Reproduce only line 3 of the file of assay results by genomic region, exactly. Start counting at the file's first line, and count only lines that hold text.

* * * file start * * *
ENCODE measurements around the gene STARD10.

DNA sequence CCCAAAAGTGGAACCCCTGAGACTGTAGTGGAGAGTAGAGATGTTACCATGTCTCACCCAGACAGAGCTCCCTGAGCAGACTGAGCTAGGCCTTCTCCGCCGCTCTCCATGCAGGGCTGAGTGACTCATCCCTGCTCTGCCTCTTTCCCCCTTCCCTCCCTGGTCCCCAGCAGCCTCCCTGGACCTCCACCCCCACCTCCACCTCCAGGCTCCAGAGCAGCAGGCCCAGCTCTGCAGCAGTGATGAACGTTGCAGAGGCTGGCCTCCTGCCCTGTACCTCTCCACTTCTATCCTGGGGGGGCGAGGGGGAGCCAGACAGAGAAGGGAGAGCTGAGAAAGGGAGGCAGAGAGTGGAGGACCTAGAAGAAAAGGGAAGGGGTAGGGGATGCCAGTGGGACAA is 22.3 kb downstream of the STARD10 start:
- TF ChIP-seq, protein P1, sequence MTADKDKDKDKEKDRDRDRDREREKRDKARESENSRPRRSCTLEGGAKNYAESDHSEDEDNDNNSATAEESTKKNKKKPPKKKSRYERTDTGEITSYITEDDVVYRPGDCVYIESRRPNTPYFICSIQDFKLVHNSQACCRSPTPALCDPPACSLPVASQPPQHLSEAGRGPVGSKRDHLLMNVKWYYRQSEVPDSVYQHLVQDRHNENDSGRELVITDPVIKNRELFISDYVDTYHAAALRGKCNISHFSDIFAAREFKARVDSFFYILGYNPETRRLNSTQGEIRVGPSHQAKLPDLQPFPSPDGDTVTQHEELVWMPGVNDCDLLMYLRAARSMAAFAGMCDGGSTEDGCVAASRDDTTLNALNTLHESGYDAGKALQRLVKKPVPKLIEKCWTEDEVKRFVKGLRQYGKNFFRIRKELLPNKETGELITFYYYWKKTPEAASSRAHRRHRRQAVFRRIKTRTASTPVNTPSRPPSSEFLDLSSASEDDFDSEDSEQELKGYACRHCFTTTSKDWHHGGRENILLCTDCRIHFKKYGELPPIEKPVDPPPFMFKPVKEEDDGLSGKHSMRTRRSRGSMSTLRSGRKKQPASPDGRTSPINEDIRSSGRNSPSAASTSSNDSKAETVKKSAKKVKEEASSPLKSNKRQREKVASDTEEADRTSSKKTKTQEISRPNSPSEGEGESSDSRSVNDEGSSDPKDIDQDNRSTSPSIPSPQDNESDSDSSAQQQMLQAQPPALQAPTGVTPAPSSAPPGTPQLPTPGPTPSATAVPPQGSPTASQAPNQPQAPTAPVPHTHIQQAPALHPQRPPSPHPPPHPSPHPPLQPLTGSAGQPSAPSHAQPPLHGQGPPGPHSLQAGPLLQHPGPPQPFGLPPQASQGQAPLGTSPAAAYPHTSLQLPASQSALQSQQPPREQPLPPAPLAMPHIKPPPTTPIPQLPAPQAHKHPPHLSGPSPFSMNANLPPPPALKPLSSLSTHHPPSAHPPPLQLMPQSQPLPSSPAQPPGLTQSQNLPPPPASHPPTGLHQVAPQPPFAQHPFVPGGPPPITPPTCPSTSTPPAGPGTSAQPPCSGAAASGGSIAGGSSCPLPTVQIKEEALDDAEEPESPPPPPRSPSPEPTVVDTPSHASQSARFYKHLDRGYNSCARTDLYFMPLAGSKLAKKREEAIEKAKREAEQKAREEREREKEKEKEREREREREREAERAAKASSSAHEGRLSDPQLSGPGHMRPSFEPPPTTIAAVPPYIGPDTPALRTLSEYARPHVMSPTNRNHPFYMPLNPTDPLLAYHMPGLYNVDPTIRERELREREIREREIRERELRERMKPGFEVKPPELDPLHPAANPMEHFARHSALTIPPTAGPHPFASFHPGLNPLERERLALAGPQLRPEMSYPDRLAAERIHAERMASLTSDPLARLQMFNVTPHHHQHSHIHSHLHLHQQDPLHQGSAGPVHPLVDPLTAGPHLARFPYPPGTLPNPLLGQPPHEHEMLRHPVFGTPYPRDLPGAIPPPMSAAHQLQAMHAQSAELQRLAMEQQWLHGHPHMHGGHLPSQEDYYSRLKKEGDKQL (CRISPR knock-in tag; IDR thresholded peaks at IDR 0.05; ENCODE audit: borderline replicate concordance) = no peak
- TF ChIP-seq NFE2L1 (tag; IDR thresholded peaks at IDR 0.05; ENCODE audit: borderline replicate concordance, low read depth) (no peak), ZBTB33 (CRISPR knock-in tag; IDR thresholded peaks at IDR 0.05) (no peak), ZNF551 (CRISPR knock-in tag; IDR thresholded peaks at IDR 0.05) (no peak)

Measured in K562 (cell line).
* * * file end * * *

- TF ChIP-seq, protein P1, sequence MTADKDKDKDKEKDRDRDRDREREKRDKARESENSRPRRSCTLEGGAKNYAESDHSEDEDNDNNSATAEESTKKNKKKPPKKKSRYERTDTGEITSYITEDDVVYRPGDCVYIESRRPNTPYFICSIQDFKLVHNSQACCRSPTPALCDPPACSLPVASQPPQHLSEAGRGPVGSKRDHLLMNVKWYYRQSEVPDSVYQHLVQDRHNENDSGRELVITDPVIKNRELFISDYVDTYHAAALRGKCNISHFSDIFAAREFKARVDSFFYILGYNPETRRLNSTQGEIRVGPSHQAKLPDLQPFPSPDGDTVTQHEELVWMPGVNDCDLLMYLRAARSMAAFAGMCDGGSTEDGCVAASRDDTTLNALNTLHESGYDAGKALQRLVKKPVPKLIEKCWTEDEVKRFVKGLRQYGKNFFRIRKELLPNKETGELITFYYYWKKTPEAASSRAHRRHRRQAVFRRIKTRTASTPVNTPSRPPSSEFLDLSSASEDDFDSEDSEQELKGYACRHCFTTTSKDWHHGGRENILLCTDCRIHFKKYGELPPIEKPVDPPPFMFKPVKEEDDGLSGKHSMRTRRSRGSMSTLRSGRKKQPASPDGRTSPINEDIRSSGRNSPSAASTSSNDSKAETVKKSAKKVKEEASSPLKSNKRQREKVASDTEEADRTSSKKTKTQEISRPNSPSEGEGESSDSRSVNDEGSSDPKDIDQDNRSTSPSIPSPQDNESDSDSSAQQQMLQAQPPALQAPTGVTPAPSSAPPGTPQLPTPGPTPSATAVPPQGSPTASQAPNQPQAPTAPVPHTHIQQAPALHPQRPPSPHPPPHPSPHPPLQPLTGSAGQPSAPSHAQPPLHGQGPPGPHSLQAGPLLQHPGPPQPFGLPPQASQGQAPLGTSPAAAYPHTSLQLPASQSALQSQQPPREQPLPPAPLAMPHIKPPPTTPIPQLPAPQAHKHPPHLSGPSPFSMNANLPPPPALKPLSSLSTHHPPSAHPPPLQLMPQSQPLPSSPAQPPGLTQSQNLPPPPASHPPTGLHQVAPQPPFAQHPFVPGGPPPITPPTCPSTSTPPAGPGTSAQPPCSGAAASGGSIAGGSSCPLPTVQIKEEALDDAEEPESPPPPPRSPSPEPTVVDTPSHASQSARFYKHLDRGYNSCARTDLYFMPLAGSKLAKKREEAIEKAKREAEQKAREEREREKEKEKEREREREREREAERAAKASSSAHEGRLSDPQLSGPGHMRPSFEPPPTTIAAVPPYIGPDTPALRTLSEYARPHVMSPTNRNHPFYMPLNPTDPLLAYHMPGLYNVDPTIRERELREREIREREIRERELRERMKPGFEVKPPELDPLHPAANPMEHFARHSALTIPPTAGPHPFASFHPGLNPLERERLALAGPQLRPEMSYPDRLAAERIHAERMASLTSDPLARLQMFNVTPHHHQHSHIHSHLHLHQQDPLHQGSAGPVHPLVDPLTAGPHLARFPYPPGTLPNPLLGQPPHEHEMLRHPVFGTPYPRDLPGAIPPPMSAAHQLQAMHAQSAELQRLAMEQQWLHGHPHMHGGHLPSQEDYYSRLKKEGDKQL (CRISPR knock-in tag; IDR thresholded peaks at IDR 0.05; ENCODE audit: borderline replicate concordance) = no peak